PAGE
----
Autonomous trucking will make commercial driving a safer, more enjoyable job
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Autonomous vehicles have great potential for improving existing, high-demand transportation services, moving everything from passengers to packages. While most attention is focused on cars and drones, the autonomous industry sees the greatest near-term potential in another mode: trucking.

More than 70 percent of freight tonnage moved in America goes via truck. In 2016, that equated to 10.5 billion tons. The figure is expected to grow steadily in the coming years, the latest American Trucking Association (ATA) forecast projects.

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The growth presents opportunities for trucking companies — but also challenges. A 2015 ATA study found there is a shortage of at least 48,000 drivers nationwide, and it’s growing. Keeping enough certified commercial drivers in the pipeline will only become more daunting as demand for long-haul, over-the-road freight increases.

 

Improving truck safety — already a high priority — becomes even more critical as more trucks take to the roads. Commercial trucks represent just 1 percent of the vehicles on the road, but accidents involving them account for 10 percent of all road fatalities. Driver fatigue is often a contributing factor.

Increasing automation in long-haul trucking holds the promise of addressing the driver shortage and improving safety.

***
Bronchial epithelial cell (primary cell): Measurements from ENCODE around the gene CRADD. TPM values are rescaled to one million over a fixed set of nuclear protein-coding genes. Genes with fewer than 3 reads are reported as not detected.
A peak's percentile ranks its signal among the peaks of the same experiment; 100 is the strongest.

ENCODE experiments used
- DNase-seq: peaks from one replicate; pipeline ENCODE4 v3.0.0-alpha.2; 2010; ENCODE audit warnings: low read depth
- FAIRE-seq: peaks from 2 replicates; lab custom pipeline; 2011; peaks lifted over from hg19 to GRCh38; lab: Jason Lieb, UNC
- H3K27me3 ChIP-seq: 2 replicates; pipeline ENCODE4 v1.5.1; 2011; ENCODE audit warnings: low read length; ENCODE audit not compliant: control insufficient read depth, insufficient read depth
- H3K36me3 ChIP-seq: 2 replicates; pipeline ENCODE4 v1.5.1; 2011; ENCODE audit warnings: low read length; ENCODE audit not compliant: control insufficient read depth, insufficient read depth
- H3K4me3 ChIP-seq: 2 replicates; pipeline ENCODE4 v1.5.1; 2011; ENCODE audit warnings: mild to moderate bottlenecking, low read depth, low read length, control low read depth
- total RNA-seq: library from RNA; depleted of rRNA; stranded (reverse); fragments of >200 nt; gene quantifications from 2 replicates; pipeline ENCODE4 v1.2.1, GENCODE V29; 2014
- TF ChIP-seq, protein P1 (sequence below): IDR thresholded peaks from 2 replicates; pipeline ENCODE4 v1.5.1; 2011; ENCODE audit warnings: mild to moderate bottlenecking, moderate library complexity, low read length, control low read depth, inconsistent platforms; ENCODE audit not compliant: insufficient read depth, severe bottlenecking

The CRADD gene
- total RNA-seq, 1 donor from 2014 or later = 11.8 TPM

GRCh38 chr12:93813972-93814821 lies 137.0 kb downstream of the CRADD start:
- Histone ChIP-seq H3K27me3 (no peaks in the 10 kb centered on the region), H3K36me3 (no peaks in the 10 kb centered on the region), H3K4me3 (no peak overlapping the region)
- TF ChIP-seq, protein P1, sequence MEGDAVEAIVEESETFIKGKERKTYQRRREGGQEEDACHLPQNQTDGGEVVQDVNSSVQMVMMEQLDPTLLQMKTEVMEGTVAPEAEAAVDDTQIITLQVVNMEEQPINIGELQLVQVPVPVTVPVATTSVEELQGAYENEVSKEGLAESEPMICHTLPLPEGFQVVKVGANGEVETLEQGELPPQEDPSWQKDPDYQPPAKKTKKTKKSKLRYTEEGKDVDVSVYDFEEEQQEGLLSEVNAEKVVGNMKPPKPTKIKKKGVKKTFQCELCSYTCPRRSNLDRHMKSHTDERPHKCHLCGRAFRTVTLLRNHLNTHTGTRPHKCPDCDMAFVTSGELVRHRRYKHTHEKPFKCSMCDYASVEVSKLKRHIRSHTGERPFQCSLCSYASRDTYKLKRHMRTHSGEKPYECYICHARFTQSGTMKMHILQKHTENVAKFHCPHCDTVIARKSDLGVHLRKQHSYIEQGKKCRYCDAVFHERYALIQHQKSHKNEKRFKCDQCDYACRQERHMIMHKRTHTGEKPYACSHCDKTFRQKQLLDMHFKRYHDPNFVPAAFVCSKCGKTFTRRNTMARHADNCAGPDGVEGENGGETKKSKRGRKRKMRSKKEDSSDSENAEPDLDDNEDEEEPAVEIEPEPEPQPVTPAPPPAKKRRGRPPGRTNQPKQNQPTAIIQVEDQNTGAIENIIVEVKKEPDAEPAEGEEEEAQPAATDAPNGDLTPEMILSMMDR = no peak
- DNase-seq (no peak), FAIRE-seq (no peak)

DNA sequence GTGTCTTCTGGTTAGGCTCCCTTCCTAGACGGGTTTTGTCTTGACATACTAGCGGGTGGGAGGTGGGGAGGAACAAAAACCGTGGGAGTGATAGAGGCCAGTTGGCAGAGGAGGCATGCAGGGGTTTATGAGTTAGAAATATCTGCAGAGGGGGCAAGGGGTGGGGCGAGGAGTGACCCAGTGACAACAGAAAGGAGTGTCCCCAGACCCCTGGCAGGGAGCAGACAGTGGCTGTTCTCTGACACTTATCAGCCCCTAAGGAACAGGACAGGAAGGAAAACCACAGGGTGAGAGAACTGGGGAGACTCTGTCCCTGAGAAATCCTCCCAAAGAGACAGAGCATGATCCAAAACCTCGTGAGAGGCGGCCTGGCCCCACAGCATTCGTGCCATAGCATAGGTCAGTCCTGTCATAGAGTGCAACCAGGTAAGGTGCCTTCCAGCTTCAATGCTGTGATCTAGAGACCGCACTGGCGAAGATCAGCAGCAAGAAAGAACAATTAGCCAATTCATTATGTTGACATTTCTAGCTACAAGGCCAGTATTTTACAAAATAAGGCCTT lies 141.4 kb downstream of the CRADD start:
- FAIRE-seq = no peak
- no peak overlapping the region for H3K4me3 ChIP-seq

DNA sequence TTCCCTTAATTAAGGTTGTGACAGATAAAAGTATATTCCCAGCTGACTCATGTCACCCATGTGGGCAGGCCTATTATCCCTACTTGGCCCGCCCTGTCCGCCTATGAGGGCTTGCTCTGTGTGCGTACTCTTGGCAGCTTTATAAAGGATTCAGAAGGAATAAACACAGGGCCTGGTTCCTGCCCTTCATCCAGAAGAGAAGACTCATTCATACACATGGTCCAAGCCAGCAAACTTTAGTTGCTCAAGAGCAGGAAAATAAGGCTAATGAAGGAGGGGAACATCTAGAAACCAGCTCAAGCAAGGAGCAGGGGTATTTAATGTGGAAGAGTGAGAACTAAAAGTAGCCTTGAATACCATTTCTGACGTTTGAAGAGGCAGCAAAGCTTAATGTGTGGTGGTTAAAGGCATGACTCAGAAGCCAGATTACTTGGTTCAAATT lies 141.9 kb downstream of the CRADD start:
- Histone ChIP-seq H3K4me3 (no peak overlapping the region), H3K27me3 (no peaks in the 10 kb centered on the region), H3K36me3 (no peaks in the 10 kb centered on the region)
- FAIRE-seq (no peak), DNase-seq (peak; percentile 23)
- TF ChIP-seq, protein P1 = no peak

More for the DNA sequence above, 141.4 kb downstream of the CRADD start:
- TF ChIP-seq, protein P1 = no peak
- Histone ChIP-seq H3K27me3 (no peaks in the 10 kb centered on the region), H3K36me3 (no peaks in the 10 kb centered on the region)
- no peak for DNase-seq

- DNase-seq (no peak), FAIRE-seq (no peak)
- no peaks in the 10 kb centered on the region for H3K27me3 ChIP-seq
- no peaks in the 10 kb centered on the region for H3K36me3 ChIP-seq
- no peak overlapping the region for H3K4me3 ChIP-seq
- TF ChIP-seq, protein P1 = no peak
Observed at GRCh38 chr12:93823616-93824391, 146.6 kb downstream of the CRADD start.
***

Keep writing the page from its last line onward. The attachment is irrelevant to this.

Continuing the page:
“The autonomous vehicle systems can help reduce driving stress, cut the amount of monotonous time periods on long trips, and have a positive effect on driver health,” according to Freightliner, whose parent company, Daimler Trucks, is developing autonomous trucks. “By improving the quality of life of truck drivers, autonomous vehicle technology may also help reduce the driver shortage by improving driver turnover and attracting new people who previously may not have considered a career as a truck driver.”

More rested drivers are both safer and happier drivers — and happier drivers are more likely to keep driving for a living. This reduces turnover. Myriad other benefits will come, including dramatic reduction in emissions through increases in fuel efficiency.

Industry, from trucking manufacturers to technology developers, are leading the way, but they need support from Congress and regulators. Together, these stakeholders must start accelerating the investment, development and testing of these capabilities today. Delay will be measured not just on balance sheets, but in loss of life. 

Paul Brubaker is president and CEO of the Alliance for Transportation Innovation (ATI21). Previously, he served as the Department of Transportation administrator of its Research and Innovative Technology administration as well as deputy assistant secretary and deputy chief Information Officer for the Department of Defense.


The views expressed by contributors are their own and are not the views of The Hill.